There is now a region wide threat to the East Anglian Landscape and never before has the East Anglian Daily Times "Stop the Pylons" campaign been more relevant. For more than a year, groups like Stour Valley Underground have been campaigning against National Grid's (NG's) plans to further desecrate the lovely low relief landscape of this region with yet more pylons. But in challenging National Grid on all levels from environmental to detailed technical and economic levels, the campaigners have been forced to look at the issue in a far broader way than just considering the impact of more pylons in the Stour Valley. We now know that the whole region is under threat from further, as yet unspecified environmental blighting from the energy industry.
A region wide threat to East Anglia’s landscape from the energy industry
By way of example, National Grid have in September 2010 released their "Offshore Development Information Statement" (ODIS) for 2010. This outlines developments needed to connect the coming enormous offshore windfarms to the on-land grid. And when I say enormous, I mean windfarms with a total output close to half the entire electricity usage of this country. All this power needs connecting to the grid and when you look in detail at National Grids proposals, you see suggestions of new lines of pylons through unspoilt wild and special areas such as the Waverny Valley. (Ref: ODIS 2010 Page 94 - see map and areas shaded as "Region for OnshoreReinforcementDevelopment")
Then there are the as yet unplanned developments. There is no coherent or strategic plan for more gas powered power stations but they must surely come otherwise then the wind stops blowing, the lights will go out. We in East Anglia have importation facilities for the gas so logically, we will get more power stations to use it and more power lines to link them to the grid.
When you read through ODIS which is available to all, free,online on the NG website, you see a far from complete picture of where the renewable energy revolution will take us, but a scary picture it is for those who love the beautiful landscape of East Anglia. Read it and you see maps with undersea cables carrying thousands of megawatts of power south from the North Sea to reach landfall where? I cannot answer that, and nor can they but the arrows on the map end in the sea, just off Norfolk. (Ref: ODIS Page 73)
We present this article as a call to the County Councils of East Anglia:- Lincolnshire, Norfolk, Suffolk, Essex and Kent, to collaborate in rising to the joint challenges these developments bring. We need to embrace these developments, see them for the economic opportunity they are, for the better, cleaner, more environmentally responsible developments they can be. But environment means more than just addressing global warming. We have to force the energy industry to innovate, not desecrate. Cost effective technology now exists that allows the grid to exist in the landscape without blighting it. We need our councils to see the big picture on this issue and press for all new on-land connections to be put underground such that the enormous amenity value of our landscape is preserved. East Anglia is not simply the space between the Windfarms out at sea and the major electricity users of London and is certainly not simply a place to be strewn with pylons in a rush to meet 2020 goals.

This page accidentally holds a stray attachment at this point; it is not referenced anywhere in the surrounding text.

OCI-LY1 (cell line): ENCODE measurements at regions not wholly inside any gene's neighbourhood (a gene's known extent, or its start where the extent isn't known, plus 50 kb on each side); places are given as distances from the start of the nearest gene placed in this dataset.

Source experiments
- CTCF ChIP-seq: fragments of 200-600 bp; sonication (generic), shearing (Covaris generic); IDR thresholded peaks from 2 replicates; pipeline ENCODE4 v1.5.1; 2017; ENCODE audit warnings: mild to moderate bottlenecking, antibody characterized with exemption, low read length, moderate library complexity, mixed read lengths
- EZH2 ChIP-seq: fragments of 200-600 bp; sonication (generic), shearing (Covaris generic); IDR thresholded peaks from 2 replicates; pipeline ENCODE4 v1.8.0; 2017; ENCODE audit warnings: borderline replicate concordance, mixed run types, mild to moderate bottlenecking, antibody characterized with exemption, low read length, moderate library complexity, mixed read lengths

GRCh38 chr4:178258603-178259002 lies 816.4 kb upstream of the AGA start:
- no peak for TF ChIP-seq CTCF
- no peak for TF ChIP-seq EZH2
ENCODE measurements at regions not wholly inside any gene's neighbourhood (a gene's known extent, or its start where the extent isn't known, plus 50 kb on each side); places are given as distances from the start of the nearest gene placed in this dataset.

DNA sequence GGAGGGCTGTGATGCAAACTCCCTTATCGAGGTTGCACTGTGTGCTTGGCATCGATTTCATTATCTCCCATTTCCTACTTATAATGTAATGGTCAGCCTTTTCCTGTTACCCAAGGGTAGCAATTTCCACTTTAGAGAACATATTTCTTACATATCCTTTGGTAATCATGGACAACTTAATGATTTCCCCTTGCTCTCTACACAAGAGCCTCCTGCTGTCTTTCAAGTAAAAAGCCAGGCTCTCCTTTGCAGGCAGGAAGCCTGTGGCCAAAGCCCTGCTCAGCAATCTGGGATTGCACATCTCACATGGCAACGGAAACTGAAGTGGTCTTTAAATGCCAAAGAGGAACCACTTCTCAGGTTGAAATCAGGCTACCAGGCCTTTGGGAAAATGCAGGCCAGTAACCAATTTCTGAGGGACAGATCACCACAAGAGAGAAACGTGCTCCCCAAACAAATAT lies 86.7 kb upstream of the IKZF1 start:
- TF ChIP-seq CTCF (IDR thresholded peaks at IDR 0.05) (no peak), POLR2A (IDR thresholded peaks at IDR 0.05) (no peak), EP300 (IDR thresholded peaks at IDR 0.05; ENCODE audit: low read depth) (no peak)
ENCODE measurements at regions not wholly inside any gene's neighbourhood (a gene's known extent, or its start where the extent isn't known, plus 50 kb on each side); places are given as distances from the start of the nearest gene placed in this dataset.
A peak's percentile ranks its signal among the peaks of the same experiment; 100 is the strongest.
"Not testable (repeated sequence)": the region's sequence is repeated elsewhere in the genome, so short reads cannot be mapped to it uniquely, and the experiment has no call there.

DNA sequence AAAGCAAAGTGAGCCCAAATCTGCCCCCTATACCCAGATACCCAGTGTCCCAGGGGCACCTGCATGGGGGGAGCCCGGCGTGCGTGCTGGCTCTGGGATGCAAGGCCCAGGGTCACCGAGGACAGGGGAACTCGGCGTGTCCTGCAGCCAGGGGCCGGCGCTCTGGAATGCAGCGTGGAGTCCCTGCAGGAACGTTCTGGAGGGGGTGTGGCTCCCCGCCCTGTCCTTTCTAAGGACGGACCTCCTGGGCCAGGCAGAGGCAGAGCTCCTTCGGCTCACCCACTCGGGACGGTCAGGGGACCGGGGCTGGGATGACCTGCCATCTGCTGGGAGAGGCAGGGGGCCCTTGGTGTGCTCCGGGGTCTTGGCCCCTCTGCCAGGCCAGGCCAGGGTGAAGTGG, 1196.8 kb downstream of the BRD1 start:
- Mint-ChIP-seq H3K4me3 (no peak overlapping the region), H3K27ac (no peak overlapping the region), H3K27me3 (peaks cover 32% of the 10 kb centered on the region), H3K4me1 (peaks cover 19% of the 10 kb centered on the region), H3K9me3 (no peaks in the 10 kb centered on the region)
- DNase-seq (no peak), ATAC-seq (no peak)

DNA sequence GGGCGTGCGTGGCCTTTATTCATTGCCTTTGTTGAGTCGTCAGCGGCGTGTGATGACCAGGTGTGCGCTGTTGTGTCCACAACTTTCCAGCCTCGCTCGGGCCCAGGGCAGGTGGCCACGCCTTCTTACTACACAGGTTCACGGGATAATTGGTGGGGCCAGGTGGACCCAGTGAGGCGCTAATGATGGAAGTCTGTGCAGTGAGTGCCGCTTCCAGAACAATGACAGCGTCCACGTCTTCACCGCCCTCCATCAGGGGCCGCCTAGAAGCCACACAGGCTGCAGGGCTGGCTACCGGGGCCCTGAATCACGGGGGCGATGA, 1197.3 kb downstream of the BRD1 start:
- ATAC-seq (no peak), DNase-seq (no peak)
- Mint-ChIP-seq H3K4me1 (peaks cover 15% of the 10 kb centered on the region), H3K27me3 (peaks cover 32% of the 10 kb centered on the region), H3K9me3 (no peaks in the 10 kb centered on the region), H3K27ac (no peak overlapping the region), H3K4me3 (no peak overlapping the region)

Currently, an all too piecemeal approach is being taken to energy infrastructure development. Unless we all step back from our local issues with planning applications for energy related developments and look at where this is all taking us, we risk seeing the landscape of our region despoiled by the energy industry for generations. If however we step back, look at the bigger picture, see this opportunity and its down sides for what they are, we can embrace the challenge and the new technologies. We can build an energy future that enhances our region's economy and at the same time, free our wonderful landscape from the visual blight of electricity pylons.
This is possible, but right now we need our County Councils to work together in the interests of the future of our region. We need them to collectively see the bigger picture. For an insight to the bigger picture, click on the icon below.